Project DescriptionThe activists who founded the town of Portola Valley, Calif., in 1964 were determined to protect its scenic hillsides south of San Francisco from large-scale residential development. That same ethos came into play 40 years later, when the town decided to replace a surplus school with a multi-use town center. The top priorities: preserving open space, restoring natural habitat, and connecting to the landscape.
The new, $16 million Portola Valley Town Center occupies an 11-acre site beside a meadow and walnut grove. But its three main buildings—a library, town hall, and community hall—are placed away from the location of the old school, which was discovered to have been straddling the San Andreas Fault. By tucking the new complex in a corner of the site, the architects made space for a new baseball field, tennis courts, and a 300-foot-long stretch of restored creek that had been diverted into a culvert.
Designed by two Emeryville, Calif., firms—Siegel & Strain Architects with Goring & Straja Architects—the handsome civic center benefits from the enlightened views of town staff and highly involved citizens, who raised most of the money for the complex privately. The buildings huddle around a paved plaza and public lawn, where events such as an annual barbecue festival are held. Wide gabled roofs lend a familiarity to the buildings, whose deep sheltering porches and sunscreens of reclaimed Alaskan yellow cedar shade generous windows. Reclaimed vertical redwood siding relates the buildings to two towering redwood groves on the site.
Sustainability was a vital issue to the town, which consistently raised the bar as the project advanced. “Most of our projects get watered down as they go along,” says architect Larry Strain. “This one got greener and greener.” Rather than demolish the old school, they disassembled it to salvage materials. Douglas fir planks were remilled into wall paneling and ceiling slats for the new buildings. Concrete and asphalt were ground and reused as base rock for paths and service roads. In all, some 90 percent of the material from the deconstructed buildings was saved from landfills.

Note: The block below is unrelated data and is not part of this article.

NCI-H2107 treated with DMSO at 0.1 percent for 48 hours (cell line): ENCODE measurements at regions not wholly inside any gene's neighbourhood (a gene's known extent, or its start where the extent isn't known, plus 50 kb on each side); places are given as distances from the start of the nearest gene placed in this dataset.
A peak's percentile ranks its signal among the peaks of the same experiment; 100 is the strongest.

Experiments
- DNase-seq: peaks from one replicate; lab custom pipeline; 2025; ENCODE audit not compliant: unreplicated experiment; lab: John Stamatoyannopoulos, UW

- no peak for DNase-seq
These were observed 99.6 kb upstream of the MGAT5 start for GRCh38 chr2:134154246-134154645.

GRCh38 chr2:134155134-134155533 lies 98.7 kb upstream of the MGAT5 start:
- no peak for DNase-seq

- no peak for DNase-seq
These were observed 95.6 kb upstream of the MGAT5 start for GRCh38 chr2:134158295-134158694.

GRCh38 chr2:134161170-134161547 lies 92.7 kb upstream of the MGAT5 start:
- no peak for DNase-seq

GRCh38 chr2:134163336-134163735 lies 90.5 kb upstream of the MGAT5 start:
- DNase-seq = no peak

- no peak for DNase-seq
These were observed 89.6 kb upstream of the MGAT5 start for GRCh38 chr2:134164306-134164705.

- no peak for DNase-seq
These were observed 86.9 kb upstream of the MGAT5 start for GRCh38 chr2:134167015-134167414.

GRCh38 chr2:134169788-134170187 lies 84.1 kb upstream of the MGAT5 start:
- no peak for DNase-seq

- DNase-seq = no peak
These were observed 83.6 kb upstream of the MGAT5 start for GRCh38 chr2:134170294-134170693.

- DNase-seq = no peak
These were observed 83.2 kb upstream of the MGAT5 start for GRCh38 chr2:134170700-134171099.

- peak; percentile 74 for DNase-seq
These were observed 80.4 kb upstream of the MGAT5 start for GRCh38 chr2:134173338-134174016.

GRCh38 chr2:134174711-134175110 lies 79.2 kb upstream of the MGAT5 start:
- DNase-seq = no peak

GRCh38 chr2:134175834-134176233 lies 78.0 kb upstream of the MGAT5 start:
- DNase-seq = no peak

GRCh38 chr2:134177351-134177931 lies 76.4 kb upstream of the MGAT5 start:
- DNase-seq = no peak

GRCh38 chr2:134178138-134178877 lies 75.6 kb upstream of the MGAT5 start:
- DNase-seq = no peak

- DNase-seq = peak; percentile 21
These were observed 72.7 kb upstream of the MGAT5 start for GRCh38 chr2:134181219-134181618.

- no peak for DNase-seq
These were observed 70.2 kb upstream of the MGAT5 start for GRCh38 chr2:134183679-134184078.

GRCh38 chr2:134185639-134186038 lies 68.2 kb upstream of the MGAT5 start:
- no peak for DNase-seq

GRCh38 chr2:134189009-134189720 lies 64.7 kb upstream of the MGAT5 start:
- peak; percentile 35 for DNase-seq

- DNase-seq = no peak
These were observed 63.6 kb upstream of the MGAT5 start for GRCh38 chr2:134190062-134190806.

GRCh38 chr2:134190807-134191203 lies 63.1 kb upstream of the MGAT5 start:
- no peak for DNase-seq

The comfortably scaled interiors reveal other eco-friendly gestures. Flooring in the community hall’s large meeting room, for example, was milled from local eucalyptus trees. Alder trees cut down to make way for the new ball field now wrap distinctive columns inside the buildings. And high-slag concrete—used in foundations, floor slabs, and library alcoves—lowered the project’s carbon footprint by 125 tons.
Building systems serve the sustainable agenda too. Passive design strategies include natural ventilation, daylighting, thermal mass, and exterior shading. In the most heavily used buildings, radiant-floor heating and nighttime cooling systems keep energy use to a minimum. Three arrays of roof-mounted photovoltaic panels, coupled with the efficient design, result in 53 percent less energy use than required by code.
Strain says the goal from the start had been to make the buildings green without seeking LEED certification. Midway through the process, the town decided to go for LEED Platinum. “We finally realized that the project would be easier to get built as a green project with LEED behind it—that the contractors understood what that meant,” Strain says. “It’s a way of implementing green.”